Role of Compassion in Happiness

“If you want others to be happy, practice compassion. If you want to be happy, practice compassion.” ~Dalai Lama

It was Friday afternoon and my hubby and I were standing in the waiting room of the Cancer Centre radiation area. Our eyes were glued to the red and green lights above the wide doorway leading into the treatment room. The red light blinked “In Use” and I heard the click, click click of the radiation beam sending healing rays to my father-in-law, who I call Dad. The green light came on again. It was over. This was the 9th in a series of 15 days of treatments.

We smiled encouragingly as Dad walked out of the treatment room, stoic, proud and determined. “Pressing on”, he mumbled as we slowly shuffled down the hall toward the nurses station.

I don’t think any of us want to ‘go through’ things. It means life has closed a door and is telling us it’s time to move forward; time to grow; time for change. It’s up to us to choose what we do next.

We can remain in the vortex of our troubles and grow more cynical, angry and bitter, forever grieving what we lost. Eventually we become resigned to our fate, defeated by life.

Alternatively, we can emerge on the other side stronger, kinder and wiser, looking at what we have instead of what we lost. It’s accepting that change is an inevitable part of life.

I’ve been struggling with Dad’s situation lately. And today I figured out why.

I’ve been wrapped up in a tunnel, imagining and feeling the pain, fear, sorrow, frustration and confusion that Dad must be going through. It’s scary, particularly as I project forward, realizing that someday I may have to face a similar challenge. Yet I don’t want to have these feelings now – there will be time enough later. I don’t want to go through what Dad is going through now. But I do want to support him and help him push though this trying time.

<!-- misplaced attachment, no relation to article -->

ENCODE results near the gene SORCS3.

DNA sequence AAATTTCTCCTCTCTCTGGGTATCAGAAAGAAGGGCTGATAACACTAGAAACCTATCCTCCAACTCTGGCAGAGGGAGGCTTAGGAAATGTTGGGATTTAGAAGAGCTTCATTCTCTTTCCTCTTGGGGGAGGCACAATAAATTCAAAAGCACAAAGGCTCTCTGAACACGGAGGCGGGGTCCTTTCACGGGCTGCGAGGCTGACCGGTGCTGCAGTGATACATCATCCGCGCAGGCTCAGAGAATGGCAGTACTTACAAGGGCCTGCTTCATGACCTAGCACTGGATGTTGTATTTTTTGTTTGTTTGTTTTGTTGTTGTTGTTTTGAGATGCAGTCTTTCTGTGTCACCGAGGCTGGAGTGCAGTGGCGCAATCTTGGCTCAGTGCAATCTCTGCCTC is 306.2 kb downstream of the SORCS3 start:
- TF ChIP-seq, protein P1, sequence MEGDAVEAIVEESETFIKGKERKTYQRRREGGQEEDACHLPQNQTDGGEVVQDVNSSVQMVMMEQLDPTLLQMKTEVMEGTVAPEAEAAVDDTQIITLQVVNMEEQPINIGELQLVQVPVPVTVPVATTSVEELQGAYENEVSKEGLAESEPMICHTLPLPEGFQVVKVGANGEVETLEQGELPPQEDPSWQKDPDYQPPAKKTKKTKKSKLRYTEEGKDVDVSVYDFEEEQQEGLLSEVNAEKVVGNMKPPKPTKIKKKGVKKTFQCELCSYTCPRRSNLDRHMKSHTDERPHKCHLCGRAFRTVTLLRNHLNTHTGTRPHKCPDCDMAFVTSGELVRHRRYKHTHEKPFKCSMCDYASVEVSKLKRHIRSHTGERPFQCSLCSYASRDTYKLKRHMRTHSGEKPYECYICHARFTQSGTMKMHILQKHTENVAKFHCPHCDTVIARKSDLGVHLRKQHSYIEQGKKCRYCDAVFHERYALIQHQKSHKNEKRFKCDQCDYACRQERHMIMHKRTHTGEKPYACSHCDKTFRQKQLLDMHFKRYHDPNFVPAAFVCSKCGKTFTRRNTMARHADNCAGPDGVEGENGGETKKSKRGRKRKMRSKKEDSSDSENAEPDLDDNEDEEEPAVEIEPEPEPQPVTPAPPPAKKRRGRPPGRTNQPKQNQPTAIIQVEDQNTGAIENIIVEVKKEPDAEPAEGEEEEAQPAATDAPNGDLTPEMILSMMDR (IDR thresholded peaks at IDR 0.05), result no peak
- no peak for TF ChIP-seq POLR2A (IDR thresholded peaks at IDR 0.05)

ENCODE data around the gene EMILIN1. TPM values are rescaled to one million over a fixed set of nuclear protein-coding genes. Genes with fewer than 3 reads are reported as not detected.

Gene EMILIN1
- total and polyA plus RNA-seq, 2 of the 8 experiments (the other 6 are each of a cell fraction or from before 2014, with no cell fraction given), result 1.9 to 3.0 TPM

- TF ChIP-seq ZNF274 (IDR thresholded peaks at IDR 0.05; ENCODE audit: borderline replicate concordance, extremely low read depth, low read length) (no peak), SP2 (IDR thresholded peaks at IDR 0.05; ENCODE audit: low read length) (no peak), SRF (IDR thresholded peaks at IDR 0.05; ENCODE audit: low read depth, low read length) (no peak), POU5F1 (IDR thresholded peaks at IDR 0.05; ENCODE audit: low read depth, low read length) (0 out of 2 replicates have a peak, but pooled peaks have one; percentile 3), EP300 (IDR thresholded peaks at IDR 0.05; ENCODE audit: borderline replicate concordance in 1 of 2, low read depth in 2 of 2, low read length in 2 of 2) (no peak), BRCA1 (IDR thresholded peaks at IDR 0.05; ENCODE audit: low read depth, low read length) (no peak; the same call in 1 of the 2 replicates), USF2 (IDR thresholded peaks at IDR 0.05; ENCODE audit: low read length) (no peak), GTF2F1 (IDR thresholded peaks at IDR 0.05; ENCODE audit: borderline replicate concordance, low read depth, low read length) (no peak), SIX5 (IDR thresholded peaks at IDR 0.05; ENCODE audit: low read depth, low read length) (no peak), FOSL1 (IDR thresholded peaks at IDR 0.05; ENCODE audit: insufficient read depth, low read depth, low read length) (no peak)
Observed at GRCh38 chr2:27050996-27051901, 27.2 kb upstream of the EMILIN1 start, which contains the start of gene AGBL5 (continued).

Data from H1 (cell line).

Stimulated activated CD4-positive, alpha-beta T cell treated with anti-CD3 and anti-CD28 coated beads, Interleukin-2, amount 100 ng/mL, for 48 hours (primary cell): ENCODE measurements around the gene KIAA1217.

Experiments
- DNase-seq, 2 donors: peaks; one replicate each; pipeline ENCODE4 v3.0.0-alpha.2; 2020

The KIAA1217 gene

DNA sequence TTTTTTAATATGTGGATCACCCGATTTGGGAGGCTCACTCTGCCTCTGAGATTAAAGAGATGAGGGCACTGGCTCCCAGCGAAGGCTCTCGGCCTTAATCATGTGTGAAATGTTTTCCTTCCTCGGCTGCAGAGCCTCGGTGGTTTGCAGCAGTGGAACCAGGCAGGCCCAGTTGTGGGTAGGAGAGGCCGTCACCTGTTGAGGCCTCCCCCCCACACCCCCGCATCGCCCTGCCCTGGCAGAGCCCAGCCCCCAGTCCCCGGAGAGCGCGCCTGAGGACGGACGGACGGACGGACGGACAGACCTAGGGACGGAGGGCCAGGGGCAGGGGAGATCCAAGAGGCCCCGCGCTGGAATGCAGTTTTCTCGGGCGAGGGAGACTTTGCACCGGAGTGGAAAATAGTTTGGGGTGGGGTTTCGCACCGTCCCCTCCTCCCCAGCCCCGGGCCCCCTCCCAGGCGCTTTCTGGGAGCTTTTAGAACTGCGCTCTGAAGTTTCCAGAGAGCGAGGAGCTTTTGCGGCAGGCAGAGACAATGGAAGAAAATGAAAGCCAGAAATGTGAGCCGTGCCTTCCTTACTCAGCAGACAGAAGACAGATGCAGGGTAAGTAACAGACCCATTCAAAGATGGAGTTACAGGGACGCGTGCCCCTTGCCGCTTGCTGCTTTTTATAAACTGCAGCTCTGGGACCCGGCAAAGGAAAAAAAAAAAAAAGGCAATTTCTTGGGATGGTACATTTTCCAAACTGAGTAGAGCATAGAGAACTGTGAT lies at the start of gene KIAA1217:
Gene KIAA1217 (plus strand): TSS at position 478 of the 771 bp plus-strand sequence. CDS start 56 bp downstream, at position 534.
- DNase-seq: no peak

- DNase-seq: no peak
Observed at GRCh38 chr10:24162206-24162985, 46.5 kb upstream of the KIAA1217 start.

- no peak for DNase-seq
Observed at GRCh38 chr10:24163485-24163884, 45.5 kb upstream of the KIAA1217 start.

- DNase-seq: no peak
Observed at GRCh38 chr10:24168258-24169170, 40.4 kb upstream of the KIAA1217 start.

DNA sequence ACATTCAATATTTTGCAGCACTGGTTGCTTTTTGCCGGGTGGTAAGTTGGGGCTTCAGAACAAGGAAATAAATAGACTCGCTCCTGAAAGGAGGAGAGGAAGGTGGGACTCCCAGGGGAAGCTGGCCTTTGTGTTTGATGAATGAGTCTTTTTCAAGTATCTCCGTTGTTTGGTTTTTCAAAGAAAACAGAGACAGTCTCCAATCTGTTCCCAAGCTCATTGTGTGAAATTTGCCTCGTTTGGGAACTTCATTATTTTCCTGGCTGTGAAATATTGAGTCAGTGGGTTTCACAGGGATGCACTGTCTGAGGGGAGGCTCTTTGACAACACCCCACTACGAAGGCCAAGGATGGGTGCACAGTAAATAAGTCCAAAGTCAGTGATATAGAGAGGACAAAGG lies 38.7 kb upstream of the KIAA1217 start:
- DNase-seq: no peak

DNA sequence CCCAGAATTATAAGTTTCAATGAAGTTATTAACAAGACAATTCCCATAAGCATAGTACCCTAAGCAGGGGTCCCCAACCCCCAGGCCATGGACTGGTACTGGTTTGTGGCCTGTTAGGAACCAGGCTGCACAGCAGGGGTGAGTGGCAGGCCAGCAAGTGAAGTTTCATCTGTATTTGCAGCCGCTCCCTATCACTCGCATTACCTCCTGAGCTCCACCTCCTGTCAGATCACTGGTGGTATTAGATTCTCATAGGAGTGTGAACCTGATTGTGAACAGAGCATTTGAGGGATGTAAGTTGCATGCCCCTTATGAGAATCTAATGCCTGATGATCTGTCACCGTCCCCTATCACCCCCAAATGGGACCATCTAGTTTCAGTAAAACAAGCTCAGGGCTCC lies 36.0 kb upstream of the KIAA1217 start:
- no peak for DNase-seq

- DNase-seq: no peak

Some definitions of compassion allude to the fact that empathy, the ability to step into someone else’s shoes, is the precursor toward compassionate action. Here is one of them: a feeling of deep sympathy and sorrow for another who is stricken by misfortune, accompanied by a strong desire to alleviate the suffering.

This is what has been bothering me. I contend that feeling the emotional pain, or sorrow for another doesn’t relieve their suffering. It actuality adds to it. And it doesn’t do me any good either. Dad’s pain is his – not mine; nor is it mine to take away or absorb.

Yes, I understand Dad is suffering, but I do not have to step into Dad’s shoes in order to drive him to the Cancer Centre for treatments. I can do that out of sense of duty or an act of compassion.  The difference is in my attitude and behavior.

Compassion does not expect things to be any different than they are.
Compassion does not judge, criticize, complain about or reject the person or whatever the situation is right now.
Compassion does not boast about the action taken.  It does not seek reward or recognition.
Compassion shows up with a smile. It listens. It’s patient, kind and gentle.

And just as important: it is not my responsibility to provide Dad all the help and support he needs. Dad was talking to his nurse on Friday and he told her how grateful he was for the loving care and help he is getting from his family, the technicians, nurses and the doctors. He didn’t know what he’d do without all of us to help him.